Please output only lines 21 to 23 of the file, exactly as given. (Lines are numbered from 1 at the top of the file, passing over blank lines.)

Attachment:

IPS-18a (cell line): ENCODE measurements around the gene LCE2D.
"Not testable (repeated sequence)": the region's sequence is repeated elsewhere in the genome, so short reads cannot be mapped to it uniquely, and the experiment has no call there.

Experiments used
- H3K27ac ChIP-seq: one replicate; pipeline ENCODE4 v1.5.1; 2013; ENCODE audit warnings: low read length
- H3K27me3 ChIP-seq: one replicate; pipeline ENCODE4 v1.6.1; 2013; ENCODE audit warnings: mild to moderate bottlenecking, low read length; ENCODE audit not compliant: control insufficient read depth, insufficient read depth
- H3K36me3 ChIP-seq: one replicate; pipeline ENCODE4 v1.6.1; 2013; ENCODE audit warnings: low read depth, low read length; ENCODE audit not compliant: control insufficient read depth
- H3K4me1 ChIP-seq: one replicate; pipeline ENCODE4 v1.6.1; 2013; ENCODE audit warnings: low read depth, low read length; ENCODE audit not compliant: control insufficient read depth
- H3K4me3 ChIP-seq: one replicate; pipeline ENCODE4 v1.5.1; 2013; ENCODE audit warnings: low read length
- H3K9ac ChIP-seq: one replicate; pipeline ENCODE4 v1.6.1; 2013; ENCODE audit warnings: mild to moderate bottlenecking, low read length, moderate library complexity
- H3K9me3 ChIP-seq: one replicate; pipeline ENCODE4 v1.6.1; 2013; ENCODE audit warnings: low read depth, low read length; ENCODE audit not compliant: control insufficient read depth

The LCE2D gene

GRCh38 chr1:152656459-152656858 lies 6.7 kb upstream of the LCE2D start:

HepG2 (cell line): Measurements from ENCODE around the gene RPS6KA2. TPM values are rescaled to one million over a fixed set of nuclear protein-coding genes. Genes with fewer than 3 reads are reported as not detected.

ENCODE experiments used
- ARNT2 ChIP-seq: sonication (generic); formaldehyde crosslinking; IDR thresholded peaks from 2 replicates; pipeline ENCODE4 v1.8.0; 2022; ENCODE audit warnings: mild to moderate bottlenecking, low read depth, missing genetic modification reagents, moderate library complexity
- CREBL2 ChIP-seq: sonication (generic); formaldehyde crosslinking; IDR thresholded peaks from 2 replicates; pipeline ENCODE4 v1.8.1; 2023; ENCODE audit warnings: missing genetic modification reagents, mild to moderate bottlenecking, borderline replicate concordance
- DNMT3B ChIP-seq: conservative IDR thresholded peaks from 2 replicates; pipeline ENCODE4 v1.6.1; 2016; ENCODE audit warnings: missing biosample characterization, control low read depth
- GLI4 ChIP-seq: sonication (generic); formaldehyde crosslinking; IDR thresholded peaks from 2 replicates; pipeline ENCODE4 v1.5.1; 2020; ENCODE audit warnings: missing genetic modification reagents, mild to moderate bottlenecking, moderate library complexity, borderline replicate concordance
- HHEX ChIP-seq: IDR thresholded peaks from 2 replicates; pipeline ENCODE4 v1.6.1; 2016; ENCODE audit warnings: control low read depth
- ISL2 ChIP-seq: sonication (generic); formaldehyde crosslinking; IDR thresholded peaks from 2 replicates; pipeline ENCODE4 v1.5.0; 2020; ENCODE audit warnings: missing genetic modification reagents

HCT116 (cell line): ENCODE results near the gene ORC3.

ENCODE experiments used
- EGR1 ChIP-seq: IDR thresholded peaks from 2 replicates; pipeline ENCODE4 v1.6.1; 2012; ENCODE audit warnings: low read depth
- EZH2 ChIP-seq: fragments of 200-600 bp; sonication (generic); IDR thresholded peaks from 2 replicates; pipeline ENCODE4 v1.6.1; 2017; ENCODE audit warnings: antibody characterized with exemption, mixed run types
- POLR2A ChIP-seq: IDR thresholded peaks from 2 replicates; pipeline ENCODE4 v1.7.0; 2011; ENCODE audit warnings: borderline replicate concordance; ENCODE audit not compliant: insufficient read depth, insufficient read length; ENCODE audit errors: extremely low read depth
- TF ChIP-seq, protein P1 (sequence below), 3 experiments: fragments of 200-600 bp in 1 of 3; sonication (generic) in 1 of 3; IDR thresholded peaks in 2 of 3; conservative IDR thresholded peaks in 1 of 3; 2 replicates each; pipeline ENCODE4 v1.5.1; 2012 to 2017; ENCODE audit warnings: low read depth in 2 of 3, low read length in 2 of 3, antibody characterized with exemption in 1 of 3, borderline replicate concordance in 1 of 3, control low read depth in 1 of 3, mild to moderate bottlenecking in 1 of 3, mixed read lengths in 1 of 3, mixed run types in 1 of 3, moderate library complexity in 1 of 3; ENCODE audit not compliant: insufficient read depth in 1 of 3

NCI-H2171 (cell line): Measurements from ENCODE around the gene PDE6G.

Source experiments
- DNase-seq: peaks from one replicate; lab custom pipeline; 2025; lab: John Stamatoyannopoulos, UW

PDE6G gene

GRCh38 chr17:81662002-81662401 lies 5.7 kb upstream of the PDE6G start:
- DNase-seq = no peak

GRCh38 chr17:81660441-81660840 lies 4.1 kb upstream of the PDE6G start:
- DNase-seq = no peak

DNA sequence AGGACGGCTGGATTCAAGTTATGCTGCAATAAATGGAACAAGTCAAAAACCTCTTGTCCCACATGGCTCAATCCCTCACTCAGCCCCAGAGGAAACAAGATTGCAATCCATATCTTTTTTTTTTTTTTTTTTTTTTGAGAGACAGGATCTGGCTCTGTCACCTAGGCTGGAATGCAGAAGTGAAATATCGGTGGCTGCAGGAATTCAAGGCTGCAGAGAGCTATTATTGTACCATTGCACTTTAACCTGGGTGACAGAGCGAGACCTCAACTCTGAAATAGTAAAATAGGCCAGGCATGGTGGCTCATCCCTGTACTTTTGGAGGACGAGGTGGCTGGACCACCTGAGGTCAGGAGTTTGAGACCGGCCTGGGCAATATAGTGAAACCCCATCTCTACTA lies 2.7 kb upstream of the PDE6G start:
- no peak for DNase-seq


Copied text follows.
HCT116 (cell line): ENCODE results near the gene ORC3.

ENCODE experiments used
- EGR1 ChIP-seq: IDR thresholded peaks from 2 replicates; pipeline ENCODE4 v1.6.1; 2012; ENCODE audit warnings: low read depth